But the Galaxy Fold already got one thing very right: the inner fold design. By late 2019, there were already two other foldables in existence (the Huawei Mate X and Royole FlexPai), and both utilized outer folds in which the foldable display wraps around the screen in folded form. I tested both of those phones too, and I was never comfortable using them in the real world due to the fact the soft bendy screen was always exposed. The Galaxy Fold, meanwhile, felt much more secure, because the folding screen was protected when folded.
Even if the Galaxy Fold was expensive, and in hindsight carried unpolished hardware, it did live up to the promise of a tablet that can fold in half and fit into our pockets. And for a digital nomad like me who enjoys working on-the-go, the original Galaxy Fold was absolutely worth it. I was sold on the idea of foldables from day one.
Galaxy Z Fold 2: The biggest generation-to-generation jump in recent mobile history
If there’s a constantly recurring theme in consumer tech, it’s that gen one of a bleeding-edge new tech is usually very rough around the edges, and gen two is when we see a much more polished product. Even with that in mind, the Galaxy Z Fold 2 absolutely blew me away by how much it improved over the original Fold.
First of all, the comically cramped outside screen was no more, replaced by a cover display that spans edge-to-edge. Sure it was a bit awkwardly tall and skinny, but still significantly more usable than what we had before.
The main display also got rid of the ugly notch for a much less intrusive hole punch, but most importantly: the hinge was significantly improved. It felt much sturdier, requiring a bit more force to fold and unfold. And in an ingenious move, the hinge could stay still mid-fold at any angle, like a laptop hinge. Samsung called this “Flex Mode,” and it opened up a myriad of new use cases.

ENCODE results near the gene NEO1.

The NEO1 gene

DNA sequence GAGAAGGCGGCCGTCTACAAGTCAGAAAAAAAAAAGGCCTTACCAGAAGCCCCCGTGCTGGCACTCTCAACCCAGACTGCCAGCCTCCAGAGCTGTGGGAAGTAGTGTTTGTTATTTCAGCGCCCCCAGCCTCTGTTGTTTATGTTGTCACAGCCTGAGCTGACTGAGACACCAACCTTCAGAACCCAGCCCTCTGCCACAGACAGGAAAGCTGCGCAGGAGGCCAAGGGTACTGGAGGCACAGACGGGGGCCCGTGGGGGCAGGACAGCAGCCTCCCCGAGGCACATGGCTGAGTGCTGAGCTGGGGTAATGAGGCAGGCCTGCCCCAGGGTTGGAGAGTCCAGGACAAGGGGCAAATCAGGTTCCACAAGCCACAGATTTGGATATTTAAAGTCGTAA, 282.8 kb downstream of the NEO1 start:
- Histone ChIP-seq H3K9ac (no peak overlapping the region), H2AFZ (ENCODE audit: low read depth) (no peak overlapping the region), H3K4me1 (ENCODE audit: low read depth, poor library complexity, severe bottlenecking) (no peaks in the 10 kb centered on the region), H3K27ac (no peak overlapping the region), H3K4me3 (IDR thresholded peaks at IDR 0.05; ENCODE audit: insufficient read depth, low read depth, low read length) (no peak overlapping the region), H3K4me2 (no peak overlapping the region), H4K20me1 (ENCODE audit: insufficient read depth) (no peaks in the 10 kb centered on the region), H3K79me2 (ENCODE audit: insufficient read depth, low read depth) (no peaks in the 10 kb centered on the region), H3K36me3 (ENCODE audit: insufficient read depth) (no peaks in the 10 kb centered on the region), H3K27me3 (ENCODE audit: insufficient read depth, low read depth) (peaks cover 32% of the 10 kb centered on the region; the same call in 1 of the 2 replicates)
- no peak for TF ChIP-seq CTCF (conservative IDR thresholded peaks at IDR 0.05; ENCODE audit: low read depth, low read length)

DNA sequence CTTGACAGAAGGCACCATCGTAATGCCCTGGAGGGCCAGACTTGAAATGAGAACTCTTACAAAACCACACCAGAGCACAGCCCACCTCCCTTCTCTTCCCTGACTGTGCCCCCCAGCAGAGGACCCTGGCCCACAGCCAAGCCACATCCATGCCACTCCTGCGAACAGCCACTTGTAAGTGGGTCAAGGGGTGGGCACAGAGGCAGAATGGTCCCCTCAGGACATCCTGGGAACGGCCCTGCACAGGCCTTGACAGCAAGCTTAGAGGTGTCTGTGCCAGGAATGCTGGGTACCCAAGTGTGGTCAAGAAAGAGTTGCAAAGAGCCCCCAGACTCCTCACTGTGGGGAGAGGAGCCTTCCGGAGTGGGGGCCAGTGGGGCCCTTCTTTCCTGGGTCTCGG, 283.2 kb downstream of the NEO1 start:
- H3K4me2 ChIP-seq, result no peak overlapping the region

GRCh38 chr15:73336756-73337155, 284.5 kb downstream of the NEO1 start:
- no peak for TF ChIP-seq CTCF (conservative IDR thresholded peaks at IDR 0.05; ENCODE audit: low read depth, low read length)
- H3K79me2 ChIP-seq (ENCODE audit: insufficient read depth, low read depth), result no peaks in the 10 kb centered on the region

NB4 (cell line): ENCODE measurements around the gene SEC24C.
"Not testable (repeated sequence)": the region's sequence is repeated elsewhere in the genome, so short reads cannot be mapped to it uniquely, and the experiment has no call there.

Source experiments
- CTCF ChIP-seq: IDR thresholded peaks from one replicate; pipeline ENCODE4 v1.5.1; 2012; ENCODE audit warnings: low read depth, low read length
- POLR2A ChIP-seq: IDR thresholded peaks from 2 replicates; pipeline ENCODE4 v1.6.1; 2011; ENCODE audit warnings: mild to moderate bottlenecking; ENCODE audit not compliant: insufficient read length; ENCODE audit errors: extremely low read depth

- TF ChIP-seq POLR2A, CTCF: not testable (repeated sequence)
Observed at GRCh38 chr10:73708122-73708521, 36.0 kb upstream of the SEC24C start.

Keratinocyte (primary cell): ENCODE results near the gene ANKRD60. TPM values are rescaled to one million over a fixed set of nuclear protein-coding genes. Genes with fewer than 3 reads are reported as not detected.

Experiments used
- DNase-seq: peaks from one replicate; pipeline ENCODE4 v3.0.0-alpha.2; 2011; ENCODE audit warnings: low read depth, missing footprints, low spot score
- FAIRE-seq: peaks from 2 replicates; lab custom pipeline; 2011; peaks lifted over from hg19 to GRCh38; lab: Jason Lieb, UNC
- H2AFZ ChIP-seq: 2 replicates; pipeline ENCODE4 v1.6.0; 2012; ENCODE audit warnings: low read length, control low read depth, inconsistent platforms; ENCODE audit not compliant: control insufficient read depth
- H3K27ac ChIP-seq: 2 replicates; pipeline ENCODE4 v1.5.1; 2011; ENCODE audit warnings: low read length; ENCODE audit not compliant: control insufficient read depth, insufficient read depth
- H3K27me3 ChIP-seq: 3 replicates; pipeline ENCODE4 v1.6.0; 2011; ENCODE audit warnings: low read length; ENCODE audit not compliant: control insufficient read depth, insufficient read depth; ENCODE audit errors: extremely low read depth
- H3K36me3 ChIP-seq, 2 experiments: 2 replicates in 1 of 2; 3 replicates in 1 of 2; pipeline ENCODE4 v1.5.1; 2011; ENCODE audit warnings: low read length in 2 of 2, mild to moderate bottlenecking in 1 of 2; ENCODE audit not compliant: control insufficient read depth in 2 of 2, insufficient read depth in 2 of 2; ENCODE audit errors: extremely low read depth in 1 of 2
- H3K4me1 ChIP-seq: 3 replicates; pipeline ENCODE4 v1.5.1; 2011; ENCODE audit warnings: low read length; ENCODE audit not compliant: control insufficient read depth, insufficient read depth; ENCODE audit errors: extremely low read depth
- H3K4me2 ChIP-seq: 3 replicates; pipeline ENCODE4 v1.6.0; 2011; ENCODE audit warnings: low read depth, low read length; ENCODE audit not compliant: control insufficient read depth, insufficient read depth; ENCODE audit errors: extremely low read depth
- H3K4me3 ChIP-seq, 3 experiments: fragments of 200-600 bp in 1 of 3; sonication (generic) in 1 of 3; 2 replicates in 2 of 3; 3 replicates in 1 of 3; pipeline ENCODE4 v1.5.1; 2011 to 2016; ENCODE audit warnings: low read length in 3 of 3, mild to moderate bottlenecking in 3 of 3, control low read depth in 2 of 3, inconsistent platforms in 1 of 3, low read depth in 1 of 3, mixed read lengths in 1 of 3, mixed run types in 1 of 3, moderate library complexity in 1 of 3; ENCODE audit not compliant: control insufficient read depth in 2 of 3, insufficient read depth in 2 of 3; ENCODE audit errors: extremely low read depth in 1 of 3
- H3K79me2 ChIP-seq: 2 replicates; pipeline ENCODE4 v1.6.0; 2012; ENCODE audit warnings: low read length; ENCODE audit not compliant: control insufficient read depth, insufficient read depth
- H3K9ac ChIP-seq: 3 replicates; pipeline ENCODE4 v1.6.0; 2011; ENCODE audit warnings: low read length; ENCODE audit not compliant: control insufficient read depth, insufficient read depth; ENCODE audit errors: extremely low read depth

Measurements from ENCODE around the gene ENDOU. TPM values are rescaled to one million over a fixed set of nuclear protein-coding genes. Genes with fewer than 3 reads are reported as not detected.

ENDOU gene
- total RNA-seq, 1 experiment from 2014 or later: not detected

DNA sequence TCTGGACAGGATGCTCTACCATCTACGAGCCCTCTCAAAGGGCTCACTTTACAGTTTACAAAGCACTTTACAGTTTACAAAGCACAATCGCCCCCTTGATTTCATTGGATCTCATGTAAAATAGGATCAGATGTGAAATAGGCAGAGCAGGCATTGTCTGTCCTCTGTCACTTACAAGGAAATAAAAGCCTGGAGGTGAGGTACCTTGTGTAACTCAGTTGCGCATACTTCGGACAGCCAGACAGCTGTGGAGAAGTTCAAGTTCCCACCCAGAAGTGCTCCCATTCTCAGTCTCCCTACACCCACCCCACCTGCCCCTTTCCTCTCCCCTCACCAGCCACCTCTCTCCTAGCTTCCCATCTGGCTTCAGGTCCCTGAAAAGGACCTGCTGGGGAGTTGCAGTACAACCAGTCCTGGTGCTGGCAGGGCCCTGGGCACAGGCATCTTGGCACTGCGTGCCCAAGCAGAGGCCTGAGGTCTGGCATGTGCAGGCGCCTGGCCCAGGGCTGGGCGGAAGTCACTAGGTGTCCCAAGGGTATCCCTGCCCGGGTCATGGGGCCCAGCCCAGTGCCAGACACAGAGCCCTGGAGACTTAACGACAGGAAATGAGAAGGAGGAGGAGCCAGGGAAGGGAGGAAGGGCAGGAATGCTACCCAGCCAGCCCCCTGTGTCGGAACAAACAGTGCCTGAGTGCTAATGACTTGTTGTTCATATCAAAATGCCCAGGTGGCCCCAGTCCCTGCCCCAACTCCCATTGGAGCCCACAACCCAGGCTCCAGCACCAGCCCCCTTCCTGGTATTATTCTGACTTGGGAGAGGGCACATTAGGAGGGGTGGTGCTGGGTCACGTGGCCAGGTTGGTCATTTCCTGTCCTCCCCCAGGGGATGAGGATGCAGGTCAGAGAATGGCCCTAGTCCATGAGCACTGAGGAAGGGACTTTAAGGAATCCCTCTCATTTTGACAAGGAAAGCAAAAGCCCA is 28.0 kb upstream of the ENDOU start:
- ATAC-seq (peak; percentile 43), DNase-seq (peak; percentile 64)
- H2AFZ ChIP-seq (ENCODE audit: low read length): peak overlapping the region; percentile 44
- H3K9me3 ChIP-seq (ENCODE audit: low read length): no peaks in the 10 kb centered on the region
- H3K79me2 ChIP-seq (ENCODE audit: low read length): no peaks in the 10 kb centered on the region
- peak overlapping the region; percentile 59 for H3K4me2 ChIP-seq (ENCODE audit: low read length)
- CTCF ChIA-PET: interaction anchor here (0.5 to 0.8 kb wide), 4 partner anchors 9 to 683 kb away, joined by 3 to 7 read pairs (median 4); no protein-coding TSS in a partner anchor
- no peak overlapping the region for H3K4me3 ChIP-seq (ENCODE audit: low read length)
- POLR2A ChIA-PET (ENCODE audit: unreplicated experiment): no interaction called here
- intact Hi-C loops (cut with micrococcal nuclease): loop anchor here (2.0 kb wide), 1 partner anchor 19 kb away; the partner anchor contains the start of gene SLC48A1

The Z Fold 2 could, for example, serve as its own tripod, allowing the cameras to take hands-free selfies, time-lapse videos, or video calls. I also used it as a mini laptop at times, with the keyboard displayed on the bottom half of the device.
The large foldable screen, too, got a material upgrade, now using an “ultra-thin glass” layer at the top that made the display feel a bit more like glass than the soft, plasticky feel of the first Fold display.
I loved every change Samsung made to its second generation Fold, with the exception of the addition of the pointless Z branding. In my opinion, Galaxy Fold and Galaxy Flip sound clean. Adding another random letter feels redundant. I wrote this in my review of the Galaxy Z Fold 2 at the time and I still believe it to be true: the Z Fold 2 brought the biggest generation-to-generation improvement in recent mobile history.
Galaxy Z Fold 3: Making the foldable more durable, practical and affordable
By the first half of 2021, the foldable scene competition had heated up in China, with Huawei, and Xiaomi introducing foldable phones. Huawei’s Mate X2 in particular introduced a series of foldable hardware improvements that made the Z Fold 2 look a bit outdated. Huawei’s foldable had a hinge that barely protruded from the side, folded flat without a gap, didn’t have a hard display crease, and the camera system featured a 10X Periscope zoom lens.
Everyone assumed Samsung would incorporate all these improvements into the Galaxy Z Fold 3. After all, if Huawei could do it, surely Samsung could too.
But it didn’t happen. The Galaxy Z Fold 3, released in August 2021, brought back mostly the same design as the Galaxy Z Fold 2, with the noticeable screen crease, bulky hinge, and modest camera hardware that was a far cry from Samsung’s own Galaxy Ultra slab phone cameras. All the display measurements and dimensions are identical to the Z Fold 2.
No one but Samsung engineers would know for sure, but my theory is that Samsung didn’t incorporate these crease and camera improvements to the Z Fold 3 not because Samsung lacked the technical ability, but because Samsung wanted to make its foldables more mainstream: instead of cramming the absolute latest cutting-edge components that would drive up cost and weight, Samsung would instead make the Fold more practical for mainstream consumers: more durable, lighter, and cheaper.